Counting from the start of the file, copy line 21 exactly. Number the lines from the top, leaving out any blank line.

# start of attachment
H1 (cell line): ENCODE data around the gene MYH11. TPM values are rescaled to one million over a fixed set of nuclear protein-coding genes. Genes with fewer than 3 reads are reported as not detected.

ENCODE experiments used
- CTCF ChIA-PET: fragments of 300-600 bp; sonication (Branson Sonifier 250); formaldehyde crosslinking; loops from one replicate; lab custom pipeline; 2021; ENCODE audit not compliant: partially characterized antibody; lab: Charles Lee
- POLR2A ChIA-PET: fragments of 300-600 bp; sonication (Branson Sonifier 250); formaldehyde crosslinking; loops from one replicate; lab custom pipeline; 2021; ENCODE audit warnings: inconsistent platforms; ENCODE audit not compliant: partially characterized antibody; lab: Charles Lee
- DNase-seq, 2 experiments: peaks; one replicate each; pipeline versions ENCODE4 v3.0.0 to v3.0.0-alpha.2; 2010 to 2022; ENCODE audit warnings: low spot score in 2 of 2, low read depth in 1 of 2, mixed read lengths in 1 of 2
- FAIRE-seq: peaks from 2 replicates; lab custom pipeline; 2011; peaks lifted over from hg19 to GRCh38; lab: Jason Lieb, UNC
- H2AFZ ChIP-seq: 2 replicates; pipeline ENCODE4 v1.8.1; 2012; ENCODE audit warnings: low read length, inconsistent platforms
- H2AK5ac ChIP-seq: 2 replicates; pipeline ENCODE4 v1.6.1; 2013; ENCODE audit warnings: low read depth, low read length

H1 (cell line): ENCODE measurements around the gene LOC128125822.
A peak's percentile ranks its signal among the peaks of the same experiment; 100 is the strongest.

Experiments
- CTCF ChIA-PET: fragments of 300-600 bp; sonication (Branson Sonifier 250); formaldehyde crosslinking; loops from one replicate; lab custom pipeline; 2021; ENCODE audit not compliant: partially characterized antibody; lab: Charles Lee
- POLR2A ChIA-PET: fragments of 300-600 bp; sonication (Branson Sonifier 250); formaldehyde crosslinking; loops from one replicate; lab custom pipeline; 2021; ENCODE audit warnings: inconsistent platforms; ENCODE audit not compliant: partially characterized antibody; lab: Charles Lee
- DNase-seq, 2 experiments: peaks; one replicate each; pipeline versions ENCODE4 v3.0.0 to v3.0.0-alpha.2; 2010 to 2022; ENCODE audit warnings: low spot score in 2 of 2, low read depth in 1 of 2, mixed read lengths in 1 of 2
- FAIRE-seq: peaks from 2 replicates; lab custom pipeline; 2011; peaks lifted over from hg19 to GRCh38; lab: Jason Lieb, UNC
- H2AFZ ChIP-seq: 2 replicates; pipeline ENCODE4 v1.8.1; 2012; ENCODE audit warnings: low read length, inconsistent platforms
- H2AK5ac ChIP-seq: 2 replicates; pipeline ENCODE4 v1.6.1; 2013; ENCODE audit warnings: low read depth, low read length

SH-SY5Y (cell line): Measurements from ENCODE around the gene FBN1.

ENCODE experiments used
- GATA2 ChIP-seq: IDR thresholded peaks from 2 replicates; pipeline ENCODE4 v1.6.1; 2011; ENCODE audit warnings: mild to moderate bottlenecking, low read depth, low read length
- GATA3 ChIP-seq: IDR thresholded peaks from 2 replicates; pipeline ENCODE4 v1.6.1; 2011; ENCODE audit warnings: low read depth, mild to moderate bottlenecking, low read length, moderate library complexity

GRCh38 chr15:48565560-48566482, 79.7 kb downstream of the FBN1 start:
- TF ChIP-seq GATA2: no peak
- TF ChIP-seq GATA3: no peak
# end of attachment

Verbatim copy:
- GATA3 ChIP-seq: IDR thresholded peaks from 2 replicates; pipeline ENCODE4 v1.6.1; 2011; ENCODE audit warnings: low read depth, mild to moderate bottlenecking, low read length, moderate library complexity